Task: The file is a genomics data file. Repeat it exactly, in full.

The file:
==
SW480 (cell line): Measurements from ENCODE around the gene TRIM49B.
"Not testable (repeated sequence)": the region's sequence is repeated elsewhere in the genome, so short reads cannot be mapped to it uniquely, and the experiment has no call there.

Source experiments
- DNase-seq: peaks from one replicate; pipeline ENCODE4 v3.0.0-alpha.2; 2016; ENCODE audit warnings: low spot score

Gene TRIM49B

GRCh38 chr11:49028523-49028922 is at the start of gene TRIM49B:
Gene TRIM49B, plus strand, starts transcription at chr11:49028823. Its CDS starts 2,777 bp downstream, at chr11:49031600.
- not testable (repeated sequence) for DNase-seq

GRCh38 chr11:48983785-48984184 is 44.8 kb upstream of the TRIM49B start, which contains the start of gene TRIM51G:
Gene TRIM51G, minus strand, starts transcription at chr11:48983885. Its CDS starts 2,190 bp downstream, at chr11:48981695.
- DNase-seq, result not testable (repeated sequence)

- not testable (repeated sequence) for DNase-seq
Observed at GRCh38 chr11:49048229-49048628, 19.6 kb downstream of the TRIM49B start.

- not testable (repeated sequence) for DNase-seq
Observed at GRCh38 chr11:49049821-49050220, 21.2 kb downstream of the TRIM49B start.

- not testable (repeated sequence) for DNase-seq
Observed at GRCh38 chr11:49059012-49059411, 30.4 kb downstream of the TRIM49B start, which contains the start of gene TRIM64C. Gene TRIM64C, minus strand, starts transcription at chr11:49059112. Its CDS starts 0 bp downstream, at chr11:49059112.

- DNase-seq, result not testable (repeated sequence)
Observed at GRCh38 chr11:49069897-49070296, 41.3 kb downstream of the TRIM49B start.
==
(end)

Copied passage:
SW480 (cell line): Measurements from ENCODE around the gene TRIM49B.
"Not testable (repeated sequence)": the region's sequence is repeated elsewhere in the genome, so short reads cannot be mapped to it uniquely, and the experiment has no call there.

Source experiments
- DNase-seq: peaks from one replicate; pipeline ENCODE4 v3.0.0-alpha.2; 2016; ENCODE audit warnings: low spot score

Gene TRIM49B

GRCh38 chr11:49028523-49028922 is at the start of gene TRIM49B:
Gene TRIM49B, plus strand, starts transcription at chr11:49028823. Its CDS starts 2,777 bp downstream, at chr11:49031600.
- not testable (repeated sequence) for DNase-seq

GRCh38 chr11:48983785-48984184 is 44.8 kb upstream of the TRIM49B start, which contains the start of gene TRIM51G:
Gene TRIM51G, minus strand, starts transcription at chr11:48983885. Its CDS starts 2,190 bp downstream, at chr11:48981695.
- DNase-seq, result not testable (repeated sequence)

- not testable (repeated sequence) for DNase-seq
Observed at GRCh38 chr11:49048229-49048628, 19.6 kb downstream of the TRIM49B start.

- not testable (repeated sequence) for DNase-seq
Observed at GRCh38 chr11:49049821-49050220, 21.2 kb downstream of the TRIM49B start.

- not testable (repeated sequence) for DNase-seq
Observed at GRCh38 chr11:49059012-49059411, 30.4 kb downstream of the TRIM49B start, which contains the start of gene TRIM64C. Gene TRIM64C, minus strand, starts transcription at chr11:49059112. Its CDS starts 0 bp downstream, at chr11:49059112.

- DNase-seq, result not testable (repeated sequence)
Observed at GRCh38 chr11:49069897-49070296, 41.3 kb downstream of the TRIM49B start.